Card Counting

20160317_080351Last year I inherited a client with 23 years of unfiled tax returns. Normally I enjoy multiple years of unfiled returns. The extraordinary number of years in this instance put me at risk of potentially preparing a tax return by hand for the early years and the tax return contained rental real estate, a trucking business and a farm. I have an allergic reaction to preparing tax returns by hand; it brings up memories of my early days in the business.

The exact year eludes me when we converted the office to 64 bit computers. Old tax programs only run on 32 bit systems so I keep an old computer at the home office for just such an occasion. I had to check the old computer to see if I still had a tax program available all the way back to 1992. I breathed a sigh of relief when I found I did.

The box of paperwork for all 23 years was huge. I lugged it upstairs and fired up the antique computer. The hamsters took a while to get up to speed, but it felt good to visit an old friend. The tax returns peeled away, one after the other, until it was break time. Rather than take a walk I decided to see what goodies I had hidden on the old desktop tower.

A familiar icon was tucked in the lower left corner of the screen; a blackjack game created to mimic real life casino play. The program was built to train card counters and I acquired the program due to a fluke accident.

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Early Retirement, Frugal Living, Lifestyle, Small Business

What I am Reading

20160312_113046Charlie Munger, the right hand man of Warren Buffet at Berkshire Hathaway, is quoted as saying he never met any wise person who did not read a lot. Reading is how we learn about the world around us. We live better when we educate ourselves. Every year I read 20 – 30 books of substance and a handful of entertaining novels I think have a value lesson to teach. Reading is as important as breathing. Many of the greatest books I’ve read were introduced to me the same way you are being introduced to books here, from a blog.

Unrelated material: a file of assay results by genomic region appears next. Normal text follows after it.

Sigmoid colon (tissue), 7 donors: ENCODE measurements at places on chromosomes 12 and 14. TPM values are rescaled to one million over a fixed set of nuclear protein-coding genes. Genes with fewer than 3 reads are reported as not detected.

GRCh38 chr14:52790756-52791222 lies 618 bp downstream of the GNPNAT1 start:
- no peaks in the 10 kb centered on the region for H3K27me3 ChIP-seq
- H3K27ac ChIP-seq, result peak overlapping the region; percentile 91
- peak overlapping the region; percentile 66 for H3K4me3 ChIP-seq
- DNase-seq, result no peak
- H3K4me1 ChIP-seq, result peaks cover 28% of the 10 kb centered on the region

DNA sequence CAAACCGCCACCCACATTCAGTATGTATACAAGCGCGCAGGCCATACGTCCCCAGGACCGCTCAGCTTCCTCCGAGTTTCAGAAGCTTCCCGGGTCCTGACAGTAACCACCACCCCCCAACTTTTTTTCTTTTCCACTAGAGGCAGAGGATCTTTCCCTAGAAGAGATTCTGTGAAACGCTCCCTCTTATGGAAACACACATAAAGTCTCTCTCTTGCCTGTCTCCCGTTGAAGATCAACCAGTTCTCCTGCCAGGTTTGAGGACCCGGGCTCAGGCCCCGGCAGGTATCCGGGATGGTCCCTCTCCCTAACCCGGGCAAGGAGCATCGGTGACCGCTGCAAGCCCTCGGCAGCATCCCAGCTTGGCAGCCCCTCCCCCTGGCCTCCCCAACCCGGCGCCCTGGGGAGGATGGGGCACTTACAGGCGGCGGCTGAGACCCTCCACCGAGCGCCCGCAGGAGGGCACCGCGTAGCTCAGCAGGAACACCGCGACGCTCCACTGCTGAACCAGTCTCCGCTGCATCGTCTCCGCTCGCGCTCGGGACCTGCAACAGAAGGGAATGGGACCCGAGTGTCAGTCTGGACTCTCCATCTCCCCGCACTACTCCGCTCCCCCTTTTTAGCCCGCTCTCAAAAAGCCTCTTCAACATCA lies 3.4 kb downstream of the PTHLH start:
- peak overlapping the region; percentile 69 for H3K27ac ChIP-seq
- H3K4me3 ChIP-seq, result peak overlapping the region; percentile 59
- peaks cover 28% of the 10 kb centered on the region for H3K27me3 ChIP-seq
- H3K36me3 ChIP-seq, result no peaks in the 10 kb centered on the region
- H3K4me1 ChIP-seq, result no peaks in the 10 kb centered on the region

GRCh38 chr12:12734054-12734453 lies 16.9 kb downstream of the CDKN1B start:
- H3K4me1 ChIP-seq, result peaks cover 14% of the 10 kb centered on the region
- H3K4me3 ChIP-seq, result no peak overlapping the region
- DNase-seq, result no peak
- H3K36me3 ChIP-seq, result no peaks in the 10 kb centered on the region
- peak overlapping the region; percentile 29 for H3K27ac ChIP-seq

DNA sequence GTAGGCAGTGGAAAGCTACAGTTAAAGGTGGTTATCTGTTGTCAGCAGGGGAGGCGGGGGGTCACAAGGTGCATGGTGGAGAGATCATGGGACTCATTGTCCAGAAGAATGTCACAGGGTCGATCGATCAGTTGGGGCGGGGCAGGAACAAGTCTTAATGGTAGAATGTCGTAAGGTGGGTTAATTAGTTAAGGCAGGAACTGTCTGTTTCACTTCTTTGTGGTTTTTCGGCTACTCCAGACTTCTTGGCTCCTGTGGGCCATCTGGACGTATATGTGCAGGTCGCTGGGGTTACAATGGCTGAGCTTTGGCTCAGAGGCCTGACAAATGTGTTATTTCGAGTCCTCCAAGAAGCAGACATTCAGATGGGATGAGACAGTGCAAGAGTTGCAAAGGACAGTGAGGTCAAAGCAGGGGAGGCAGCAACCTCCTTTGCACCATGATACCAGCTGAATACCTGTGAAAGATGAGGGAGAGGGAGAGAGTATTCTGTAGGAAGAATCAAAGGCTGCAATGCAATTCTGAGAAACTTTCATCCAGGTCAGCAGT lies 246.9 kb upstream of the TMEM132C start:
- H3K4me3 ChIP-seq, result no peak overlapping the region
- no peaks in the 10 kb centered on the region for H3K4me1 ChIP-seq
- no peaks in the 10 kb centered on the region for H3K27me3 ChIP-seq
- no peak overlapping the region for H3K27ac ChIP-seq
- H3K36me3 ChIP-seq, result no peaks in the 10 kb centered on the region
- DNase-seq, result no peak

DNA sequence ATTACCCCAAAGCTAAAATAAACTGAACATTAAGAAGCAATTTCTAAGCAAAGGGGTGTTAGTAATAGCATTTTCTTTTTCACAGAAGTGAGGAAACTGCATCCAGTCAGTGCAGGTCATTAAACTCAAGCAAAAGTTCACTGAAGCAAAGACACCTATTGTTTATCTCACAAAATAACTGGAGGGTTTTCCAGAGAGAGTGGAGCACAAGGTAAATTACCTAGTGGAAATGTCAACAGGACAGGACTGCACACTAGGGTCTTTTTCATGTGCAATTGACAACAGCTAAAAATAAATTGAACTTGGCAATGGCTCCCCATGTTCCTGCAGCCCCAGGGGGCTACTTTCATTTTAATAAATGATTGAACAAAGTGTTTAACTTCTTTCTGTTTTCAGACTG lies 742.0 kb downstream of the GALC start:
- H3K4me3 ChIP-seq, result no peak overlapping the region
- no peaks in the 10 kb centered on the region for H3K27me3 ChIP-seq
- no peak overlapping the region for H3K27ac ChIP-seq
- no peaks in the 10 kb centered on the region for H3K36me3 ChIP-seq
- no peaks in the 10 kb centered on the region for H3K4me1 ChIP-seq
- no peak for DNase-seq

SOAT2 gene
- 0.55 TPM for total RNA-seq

This list is by no means comprehensive. Periodically I will add more posts with a list of books I feel are significant. Most of you have already read several books on this list. No surprise there; people interested in bettering themselves will discover these gems on a regular basis all on their own. There will be a few you have not heard of and now is your opportunity to add to your wealth of knowledge.

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Have All the Clients You Want

20160308_124457

Clients are stacking up.

There is an interesting stream of questions hitting my mailbox. My recent suggestion to cut back and retire early has led to one interesting question. I recommended cutting back to a part-time seasonal job and enjoying all the free time. I used tax preparation as a business idea perfect to live the relaxed lifestyle. CPA's and other tax professionals came out of the woodwork with the same question: How do you get clients?

Getting clients has always been the easy part for me; finding qualified people to help me with the abundance of clients is a different story. What I am sharing today is something I charge a minimum of $3,000 for a personalized plan to increase your clientele. For free I’ll share my business growth story and few example businesses to help you create your own growth plan.

In the Beginning

Starting a business is always the riskiest time. All the start-up costs strain working capital while you have the least community recognition and the fewest clients or customers. Advertising can be a budget killer which leads us to:

Keith’s Rule # 7: If somebody is selling you on a great advertising idea it rarely works and costs plenty, while your own cheap promotional ideas frequently work.

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Lifestyle

Why I Don’t Smoke Marijuana and Don’t Care If You Do

I did not have any marijuana growing around the farm so I used what the government had. Source: drugabuse.gov

I did not have any marijuana growing around the farm so I used what the government had.
(Source: drugabuse.gov)

Last year I attended a conference forty miles east of Seattle. The venue was nestled in a wooded area with hiking trails and mountain climbing. Meals were provided and some of the best home cooking I’ve ever eaten. I was honored with an opportunity to speak at the conference and made several new friends and gained a few new clients. I’m headed back again this year with a new presentation ready to go.

I was one of the first speakers at the conference and word soon traveled that I had a pretty good offering. The only thing I can think of is I made taxes into an interesting subject. (Taxes are boring until you hear how much you can save on yours. Then taxes are the most interesting subject in the world. Go Figure.) More people wanted to be my client than I could handle. The rest of the day I was grilled non-stop with tax questions. There is a real hunger for good tax advice out there and only one me. Exhaustion set in by the end of the day.